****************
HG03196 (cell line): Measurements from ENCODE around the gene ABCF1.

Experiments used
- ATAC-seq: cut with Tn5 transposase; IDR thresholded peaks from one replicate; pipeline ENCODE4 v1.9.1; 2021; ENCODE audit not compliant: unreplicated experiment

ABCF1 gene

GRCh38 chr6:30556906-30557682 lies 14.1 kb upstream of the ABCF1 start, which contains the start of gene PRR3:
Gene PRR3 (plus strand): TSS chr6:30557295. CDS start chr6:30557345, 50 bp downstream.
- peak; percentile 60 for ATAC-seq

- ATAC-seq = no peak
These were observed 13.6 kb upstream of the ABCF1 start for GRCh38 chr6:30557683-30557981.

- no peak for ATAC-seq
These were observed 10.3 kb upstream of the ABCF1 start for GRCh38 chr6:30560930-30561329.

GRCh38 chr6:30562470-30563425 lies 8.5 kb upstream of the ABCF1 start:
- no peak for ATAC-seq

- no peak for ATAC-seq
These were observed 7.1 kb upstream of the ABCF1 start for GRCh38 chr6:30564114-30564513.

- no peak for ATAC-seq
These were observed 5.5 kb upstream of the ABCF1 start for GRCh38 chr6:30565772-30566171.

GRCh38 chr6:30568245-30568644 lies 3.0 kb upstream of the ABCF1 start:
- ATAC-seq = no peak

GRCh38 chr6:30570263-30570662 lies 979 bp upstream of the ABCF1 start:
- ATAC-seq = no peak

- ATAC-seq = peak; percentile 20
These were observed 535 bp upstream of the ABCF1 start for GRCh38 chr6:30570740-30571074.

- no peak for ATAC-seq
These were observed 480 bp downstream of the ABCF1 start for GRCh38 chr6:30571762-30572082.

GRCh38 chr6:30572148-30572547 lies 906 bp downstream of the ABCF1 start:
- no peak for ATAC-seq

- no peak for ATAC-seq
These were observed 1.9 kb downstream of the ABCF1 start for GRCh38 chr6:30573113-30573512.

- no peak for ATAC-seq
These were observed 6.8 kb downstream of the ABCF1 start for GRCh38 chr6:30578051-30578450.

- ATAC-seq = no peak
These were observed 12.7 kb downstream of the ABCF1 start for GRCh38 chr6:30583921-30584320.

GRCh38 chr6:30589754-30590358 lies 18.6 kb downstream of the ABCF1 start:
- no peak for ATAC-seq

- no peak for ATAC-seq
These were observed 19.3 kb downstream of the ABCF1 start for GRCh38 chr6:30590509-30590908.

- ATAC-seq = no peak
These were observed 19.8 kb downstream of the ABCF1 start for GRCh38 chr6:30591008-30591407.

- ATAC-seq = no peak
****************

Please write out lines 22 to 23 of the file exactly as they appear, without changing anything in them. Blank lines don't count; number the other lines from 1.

- ATAC-seq = peak; percentile 20
These were observed 535 bp upstream of the ABCF1 start for GRCh38 chr6:30570740-30571074.